The general consensus about England’s first Euro 2016 match against Russia was that the Three Lions had played well, deserved to win, and were unlucky to be held to a draw.
Other popular opinions were that Wayne Rooney was a success in midfield, Harry Kane was poor, and that Roy Hodgson made poor substitution decisions late on in the game.
England had dominated the entirety of the match, but only took the lead 17-minutes from time, when Eric Dier fired home a free-kick from just outside the box. Sadly for the Three Lions, they couldn't see out the win as a 92nd-minute header from Vasili Berezutski meant both teams were leaving with a point.
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Here are five reasons why England fans should be worried about what they have seen so far from Hodgson's side.
Roy Hodgson still unsure on best XI
Despite two years of qualification, more than a month of tournament preparation, and three international friendlies, Roy Hodgson clearly still does not know his best starting XI.
The eleven players that started against Russia had never played together in a match in that formation before. How can it be that England are still experimenting when the tournament has already begun?
This must surely be one of the many reasons behind why they did not manage an opening game victory. Can players really be expected to gel together when they haven't familiarised themselves with the formation they are playing in?
Russia are a really poor side
It could easily transpire that Russia are by far the weakest team in Group B. Slovakia beat them more comfortably than the 2-1 scoreline suggests, and Wales will expect to follow suit. Yet England managed just a solitary goal against them and it was from a set piece.
There were no goals and few chances in open play, and rarely did England’s attack get behind the Russian back line.
England’s football might have looked good at times, but they were not put under any pressure by a very average team and still failed to create enough clear chances to win the game.
Wayne Rooney’s performance masked perhaps England’s biggest problem. Rooney had a good game against Russia in midfield, this cannot be argued, nor can it be argued that he is not an excellent player with brilliant technique who deserves a place in the England squad.
However, Rooney’s continuing presence negatively impacts the team’s overall performance. When he was out injured towards the end of the Premier League season, it seemed like it could be a blessing in disguise; in internationals without him, the England team flourished.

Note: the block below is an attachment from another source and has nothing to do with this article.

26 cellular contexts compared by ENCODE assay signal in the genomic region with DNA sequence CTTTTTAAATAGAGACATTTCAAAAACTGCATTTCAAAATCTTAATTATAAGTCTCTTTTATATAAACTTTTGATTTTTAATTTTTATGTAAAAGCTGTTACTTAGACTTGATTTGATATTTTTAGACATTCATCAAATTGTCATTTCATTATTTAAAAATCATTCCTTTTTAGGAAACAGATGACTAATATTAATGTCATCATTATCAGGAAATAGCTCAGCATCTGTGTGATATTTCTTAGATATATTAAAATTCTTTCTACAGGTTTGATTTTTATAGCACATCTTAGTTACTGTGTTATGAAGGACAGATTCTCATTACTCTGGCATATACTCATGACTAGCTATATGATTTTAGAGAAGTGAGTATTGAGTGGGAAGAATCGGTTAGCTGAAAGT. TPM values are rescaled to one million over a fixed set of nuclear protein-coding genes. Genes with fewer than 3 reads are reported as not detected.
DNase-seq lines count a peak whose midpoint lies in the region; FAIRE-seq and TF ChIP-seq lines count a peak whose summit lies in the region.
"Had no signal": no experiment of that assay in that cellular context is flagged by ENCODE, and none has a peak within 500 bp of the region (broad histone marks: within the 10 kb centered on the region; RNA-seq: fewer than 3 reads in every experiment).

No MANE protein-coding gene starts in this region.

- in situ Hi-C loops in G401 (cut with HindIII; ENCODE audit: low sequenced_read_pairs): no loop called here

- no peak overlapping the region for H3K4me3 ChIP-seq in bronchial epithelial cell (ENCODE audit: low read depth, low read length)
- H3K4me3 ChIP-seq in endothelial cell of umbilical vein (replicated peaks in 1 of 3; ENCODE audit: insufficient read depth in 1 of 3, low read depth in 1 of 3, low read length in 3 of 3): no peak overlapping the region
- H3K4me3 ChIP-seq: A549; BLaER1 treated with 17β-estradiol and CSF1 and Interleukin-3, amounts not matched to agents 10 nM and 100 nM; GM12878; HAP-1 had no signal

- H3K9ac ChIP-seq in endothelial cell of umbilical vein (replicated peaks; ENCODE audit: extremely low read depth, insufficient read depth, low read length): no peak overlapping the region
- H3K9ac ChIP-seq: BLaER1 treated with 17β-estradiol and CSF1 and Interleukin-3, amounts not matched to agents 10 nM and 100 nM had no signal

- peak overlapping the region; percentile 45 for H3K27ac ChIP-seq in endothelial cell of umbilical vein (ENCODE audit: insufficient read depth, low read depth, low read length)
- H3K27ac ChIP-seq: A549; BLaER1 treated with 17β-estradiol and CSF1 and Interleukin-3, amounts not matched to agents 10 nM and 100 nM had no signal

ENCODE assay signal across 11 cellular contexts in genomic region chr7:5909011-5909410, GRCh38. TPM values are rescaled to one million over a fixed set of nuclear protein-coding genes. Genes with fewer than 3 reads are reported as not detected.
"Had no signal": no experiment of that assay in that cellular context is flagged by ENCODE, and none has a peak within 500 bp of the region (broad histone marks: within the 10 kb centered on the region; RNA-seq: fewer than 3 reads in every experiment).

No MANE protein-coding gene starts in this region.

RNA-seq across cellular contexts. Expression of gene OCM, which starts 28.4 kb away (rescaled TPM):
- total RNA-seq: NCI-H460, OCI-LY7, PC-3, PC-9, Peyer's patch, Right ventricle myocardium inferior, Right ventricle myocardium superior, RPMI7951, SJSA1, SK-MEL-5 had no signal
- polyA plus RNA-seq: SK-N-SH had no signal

However, since his return, Hodgson has continued to shoehorn him into the starting XI, at any cost. It is this one fact alone that causes Hodgson to continually change his formation. He has recognised that Rooney is no longer England’s number one striker, but he does not seem to have realised that he is not England’s best number ten either, nor is he the best central midfielder.
Rooney is not to blame, he is one of England’s most talented players, but his inclusion weakens the team overall. Who is to say that if Jack Wilshere had played in Rooney’s place against Russia, that he wouldn’t have done an even better job and helped England win the game?
Against better opposition, Rooney will be found out in midfield and it might be too late for England’s Euro chances by then. It is interesting to note that Hodgson eventually brought Wilshere on for Rooney, so perhaps he has these thoughts himself but is too afraid to act upon them decisively?
Dele Alli and Harry Kane under-performed
Dele Alli and Harry Kane are two of England’s leading lights, but were both well short of their best against Russia.
However, it could easily be argued that there are avoidable reasons for this. Hodgson continues to play Alli out of position to England’s decrements.
It was interesting to see Lothar Matthaus’ tweet after the Russia game:
Alli not being where he should be has a knock-on effect on Harry Kane. Alli is often the lifeblood upon which Kane feeds. Their combination at Spurs so often untied defences, but without Alli right behind him, Kane does not get the same service, space or opportunities.
The solution is to get Alli into the ten role behind Kane, but this probably means dropping Rooney or pushing him further back into midfield.
Short of form and matches going into the tournament, it was a bit of a gamble to take Raheem Sterling to the competition, let alone put him in the starting XI for the opening game.
He was picked to provide some attacking width and pace on the counter attack, but he looked a shadow of the player he can be.
His poor performance cried out for him to be replaced during the Russia game, and certainly for the next game against Wales; but the ideal replacement, who is in great form and has proven England credentials, Andros Townsend, is sitting at home watching it on the telly with the rest of us.
There is no other player in the England squad who could play well in the role Sterling was picked for against Russia. It seems bizarre that having settled on the formation and method of play that he did for the first game, that the squad Hodgson picked does not provide effective back up in case plan A doesn't work.
How do you rate England's chances at this summer's European Championships? Let us know YOUR thoughts in the comment section below!